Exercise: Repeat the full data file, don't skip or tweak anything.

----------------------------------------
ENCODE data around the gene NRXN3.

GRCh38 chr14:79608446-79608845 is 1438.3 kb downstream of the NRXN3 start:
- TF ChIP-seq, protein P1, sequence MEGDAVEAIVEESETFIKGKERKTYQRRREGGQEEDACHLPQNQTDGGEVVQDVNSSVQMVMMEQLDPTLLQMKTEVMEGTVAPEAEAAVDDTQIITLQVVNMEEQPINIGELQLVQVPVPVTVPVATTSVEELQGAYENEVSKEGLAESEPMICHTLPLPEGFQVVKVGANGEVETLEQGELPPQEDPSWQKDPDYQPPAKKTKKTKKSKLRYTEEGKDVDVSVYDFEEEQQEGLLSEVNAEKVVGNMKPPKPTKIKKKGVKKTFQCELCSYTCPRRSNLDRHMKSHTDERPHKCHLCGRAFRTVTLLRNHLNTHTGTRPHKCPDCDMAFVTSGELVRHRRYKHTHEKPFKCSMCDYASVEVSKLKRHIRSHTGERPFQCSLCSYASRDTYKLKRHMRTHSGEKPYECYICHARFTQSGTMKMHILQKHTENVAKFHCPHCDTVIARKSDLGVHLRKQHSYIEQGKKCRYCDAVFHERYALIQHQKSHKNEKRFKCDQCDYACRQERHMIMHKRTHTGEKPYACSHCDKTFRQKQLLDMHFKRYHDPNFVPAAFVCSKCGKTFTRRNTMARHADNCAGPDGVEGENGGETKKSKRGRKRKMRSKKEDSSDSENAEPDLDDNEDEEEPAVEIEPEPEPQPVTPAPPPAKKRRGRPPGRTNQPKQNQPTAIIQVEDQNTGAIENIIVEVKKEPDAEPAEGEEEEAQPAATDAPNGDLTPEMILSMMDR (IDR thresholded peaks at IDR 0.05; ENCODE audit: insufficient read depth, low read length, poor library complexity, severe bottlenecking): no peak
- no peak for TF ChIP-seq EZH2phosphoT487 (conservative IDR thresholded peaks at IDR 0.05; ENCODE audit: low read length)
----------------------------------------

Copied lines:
ENCODE data around the gene NRXN3.

GRCh38 chr14:79608446-79608845 is 1438.3 kb downstream of the NRXN3 start:
- TF ChIP-seq, protein P1, sequence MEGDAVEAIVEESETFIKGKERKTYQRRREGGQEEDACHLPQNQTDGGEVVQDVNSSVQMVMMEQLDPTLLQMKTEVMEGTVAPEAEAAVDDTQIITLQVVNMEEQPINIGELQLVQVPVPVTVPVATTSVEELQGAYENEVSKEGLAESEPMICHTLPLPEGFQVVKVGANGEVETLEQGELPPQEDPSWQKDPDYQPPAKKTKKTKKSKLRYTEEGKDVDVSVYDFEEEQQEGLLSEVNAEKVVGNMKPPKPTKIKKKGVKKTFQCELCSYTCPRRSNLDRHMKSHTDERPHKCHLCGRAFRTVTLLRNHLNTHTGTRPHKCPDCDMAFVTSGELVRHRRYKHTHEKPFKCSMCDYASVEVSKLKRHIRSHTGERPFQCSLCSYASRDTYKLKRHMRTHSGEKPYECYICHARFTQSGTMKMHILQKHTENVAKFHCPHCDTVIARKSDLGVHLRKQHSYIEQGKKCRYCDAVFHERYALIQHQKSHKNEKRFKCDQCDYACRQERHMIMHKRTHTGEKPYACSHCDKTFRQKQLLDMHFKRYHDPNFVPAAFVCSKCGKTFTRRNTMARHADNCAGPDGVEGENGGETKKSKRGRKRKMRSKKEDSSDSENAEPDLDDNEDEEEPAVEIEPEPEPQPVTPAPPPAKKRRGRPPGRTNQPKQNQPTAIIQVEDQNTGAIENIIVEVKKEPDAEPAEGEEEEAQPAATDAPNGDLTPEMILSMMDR (IDR thresholded peaks at IDR 0.05; ENCODE audit: insufficient read depth, low read length, poor library complexity, severe bottlenecking): no peak
- no peak for TF ChIP-seq EZH2phosphoT487 (conservative IDR thresholded peaks at IDR 0.05; ENCODE audit: low read length)